Archive for June, 2011

Winding Down

Not a lot has been going on in Rishi Valley the last few weeks – I’ve been spending most of my time finishing up my reports and wrapping up my project. The kids arrived by the bus load in a flurry (literally) last week and classes have started up again in full force…somehow, I got roped in to doing a few assembly presentations about what exactly I’ve been doing here the last year. I’ve also been able to squeeze in a few mini-adventures of last minute things I’ve wanted to do like a (successful) hike to Rishi Valley’s Three Sisters and tasting true Andhra Pradesh biriyani. Tonight’s adventure involves a stashed-away bottle of wine and a local, roadside dhaba (think: greasy diner)…oh, the scandal.


I officially have about two weeks left of my fellowship – one more week in Rishi Valley and then I head north to meet up with the other fellows for our final week in India. It’s really unbelievable to think about how quickly this year has gone by and how much has happened. In some ways I’m sure I’ll head home and it will be like nothing has changed…in other ways I know many things – particularly many aspects of myself – have changed considerably. I can’t help but think about how familiar and comfortable this place has become for me, how much I’ve settled into the pace and lifestyle, and the family that surrounds me here. India has slowly become sort of like a second home for me and it’s going to be extremely hard to say good-bye to everyone and everything that has filled my life this year. I hope I figure out a way to come back at some point.


Sending love to all…


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Last weekend I returned safely back home to the Rishi Valley after my travels up north. The final route: Bangalore-Delhi-Dharamsala-Dehradun-Rishikesh-Uttarkashi-Gangotri-Uttarkashi-Rishikesh-Dehradun-Delhi-Bangalore. Whew. I went from sweating through a light, cotton kurta to freezing in four layers and a wool hat and took just about every form of transportation possible including a hitch hike in the back of a grain truck. It was a whirlwind of a month and went by in the blink of an eye – it was exactly what I needed.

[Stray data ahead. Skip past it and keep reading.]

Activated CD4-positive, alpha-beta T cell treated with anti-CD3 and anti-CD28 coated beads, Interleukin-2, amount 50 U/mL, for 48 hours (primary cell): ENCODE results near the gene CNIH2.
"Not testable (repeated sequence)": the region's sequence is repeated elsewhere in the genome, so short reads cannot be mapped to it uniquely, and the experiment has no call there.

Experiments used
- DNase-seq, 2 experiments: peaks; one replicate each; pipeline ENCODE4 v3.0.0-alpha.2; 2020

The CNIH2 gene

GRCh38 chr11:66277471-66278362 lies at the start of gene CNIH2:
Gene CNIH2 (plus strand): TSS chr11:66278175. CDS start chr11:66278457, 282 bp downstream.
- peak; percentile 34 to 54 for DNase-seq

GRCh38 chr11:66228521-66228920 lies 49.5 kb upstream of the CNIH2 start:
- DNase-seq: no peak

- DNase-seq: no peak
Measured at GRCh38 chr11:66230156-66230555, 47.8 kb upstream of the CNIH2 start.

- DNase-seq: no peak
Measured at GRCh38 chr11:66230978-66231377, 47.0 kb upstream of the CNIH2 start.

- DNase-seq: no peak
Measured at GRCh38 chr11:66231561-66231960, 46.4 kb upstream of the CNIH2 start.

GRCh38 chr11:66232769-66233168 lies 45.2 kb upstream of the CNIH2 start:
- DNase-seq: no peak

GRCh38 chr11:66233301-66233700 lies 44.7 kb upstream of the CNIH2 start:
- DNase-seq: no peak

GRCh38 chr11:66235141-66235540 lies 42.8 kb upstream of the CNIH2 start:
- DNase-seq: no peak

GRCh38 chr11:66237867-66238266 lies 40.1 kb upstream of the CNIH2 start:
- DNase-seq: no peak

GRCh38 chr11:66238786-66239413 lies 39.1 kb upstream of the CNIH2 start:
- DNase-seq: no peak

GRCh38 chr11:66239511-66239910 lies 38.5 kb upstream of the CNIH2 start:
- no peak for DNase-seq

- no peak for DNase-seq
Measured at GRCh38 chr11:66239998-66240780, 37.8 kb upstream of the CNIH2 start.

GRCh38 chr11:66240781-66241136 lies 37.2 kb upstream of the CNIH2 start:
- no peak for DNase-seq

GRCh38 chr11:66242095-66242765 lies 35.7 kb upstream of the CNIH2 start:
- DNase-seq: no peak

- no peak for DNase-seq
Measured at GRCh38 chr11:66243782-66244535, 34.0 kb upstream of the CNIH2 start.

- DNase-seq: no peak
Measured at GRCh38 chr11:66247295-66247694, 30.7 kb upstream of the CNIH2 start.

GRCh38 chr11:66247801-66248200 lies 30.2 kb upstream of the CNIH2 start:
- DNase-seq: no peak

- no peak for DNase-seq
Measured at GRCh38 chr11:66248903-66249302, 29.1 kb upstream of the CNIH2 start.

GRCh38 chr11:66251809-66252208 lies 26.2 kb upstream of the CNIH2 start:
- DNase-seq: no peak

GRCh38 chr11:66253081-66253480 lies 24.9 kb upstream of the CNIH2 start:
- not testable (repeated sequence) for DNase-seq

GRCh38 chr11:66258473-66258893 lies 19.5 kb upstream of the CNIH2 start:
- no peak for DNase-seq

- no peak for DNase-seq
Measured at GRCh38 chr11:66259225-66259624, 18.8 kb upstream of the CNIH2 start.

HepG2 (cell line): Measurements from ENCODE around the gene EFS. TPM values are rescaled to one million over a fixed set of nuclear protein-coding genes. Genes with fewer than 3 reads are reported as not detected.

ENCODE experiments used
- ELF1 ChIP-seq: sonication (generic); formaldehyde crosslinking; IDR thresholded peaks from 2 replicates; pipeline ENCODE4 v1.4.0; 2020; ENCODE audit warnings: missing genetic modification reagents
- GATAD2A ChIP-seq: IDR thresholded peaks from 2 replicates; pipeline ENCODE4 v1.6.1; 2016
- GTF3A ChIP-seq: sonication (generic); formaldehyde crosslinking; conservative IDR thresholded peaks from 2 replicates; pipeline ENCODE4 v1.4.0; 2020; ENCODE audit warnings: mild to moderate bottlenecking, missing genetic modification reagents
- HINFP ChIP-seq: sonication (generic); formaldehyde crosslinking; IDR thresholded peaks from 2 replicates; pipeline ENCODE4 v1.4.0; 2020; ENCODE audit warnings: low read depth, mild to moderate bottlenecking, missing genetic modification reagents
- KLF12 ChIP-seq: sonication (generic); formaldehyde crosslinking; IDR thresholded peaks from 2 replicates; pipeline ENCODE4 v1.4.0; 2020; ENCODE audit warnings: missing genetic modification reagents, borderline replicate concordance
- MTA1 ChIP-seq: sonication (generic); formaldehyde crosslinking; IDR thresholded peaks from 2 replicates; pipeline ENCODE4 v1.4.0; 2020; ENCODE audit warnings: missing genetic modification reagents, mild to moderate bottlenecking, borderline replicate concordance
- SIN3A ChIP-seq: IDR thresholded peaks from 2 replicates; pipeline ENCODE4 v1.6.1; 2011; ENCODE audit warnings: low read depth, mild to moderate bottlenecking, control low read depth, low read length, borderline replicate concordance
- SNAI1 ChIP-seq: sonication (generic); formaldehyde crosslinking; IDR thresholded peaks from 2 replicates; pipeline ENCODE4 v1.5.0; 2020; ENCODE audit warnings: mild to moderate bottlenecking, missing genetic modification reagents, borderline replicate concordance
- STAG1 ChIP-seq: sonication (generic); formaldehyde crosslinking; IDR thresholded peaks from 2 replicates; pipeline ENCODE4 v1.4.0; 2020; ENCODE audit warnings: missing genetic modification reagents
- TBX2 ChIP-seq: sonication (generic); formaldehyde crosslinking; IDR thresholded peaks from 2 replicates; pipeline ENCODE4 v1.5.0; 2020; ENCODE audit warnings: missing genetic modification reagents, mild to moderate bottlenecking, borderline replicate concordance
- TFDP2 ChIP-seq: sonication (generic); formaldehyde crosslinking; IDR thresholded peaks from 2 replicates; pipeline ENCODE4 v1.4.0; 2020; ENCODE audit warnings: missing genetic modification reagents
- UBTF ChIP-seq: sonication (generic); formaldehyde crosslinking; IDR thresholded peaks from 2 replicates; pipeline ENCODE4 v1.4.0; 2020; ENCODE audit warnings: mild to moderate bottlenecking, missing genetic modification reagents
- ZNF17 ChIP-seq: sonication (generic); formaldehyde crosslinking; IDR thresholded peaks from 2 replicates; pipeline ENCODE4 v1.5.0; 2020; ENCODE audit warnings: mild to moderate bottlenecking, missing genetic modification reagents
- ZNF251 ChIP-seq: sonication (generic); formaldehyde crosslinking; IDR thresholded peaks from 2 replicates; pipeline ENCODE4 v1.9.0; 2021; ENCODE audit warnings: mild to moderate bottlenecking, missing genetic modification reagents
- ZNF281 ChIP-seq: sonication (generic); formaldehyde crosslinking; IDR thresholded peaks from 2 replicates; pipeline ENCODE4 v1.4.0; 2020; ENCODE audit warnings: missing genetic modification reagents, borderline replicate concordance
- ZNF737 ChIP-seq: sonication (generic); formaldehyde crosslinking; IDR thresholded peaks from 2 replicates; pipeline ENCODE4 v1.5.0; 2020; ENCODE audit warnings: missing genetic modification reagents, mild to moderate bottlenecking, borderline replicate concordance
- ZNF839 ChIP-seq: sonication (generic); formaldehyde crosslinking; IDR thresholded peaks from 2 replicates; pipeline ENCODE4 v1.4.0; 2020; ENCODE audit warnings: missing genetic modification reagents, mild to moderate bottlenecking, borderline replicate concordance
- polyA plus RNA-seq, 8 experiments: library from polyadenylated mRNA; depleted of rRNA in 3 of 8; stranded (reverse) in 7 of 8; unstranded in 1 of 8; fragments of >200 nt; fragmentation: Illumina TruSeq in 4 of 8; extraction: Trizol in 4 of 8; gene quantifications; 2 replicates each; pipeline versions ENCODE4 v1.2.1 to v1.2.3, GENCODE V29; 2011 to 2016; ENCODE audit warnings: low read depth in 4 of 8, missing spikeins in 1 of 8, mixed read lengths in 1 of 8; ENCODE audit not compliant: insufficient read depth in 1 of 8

Returning to RV has been pure bliss. The last few months were a definite low for me – I was consumed by problems with my project, with next steps, with saying good-bye and returning home – and I felt this overwhelming urge to simply…go. And so I did. A lot. I’m learning that as much as I need balance, center, and peace in my life, I also need movement. Every once in a while I need to test myself, take a few risks, and be totally immersed “in it” – in the world, in humanity, in life. It’s this instant reminder of our own impermanence, how beautiful the simplest of things can be, and the kindness of strangers.


When I was a kid one of the best feelings in the world was to cannonball into a pool and scream at the top of my lungs under the water where nobody could hear me – it was this fantastic feeling of freedom and relief all at once. This time I cannonballed into India…and it felt good.


So, I’m back – 100% of me – mind, body, and soul. I have a month to wrap up my project and write my reports but, more than anything, to be with my community here and honor the love and support they’ve given me. Having ditched the grey cloud of self-inflicted stress above my head, I feel like I can clearly see these amazing people that have filled my life and welcomed me into their family.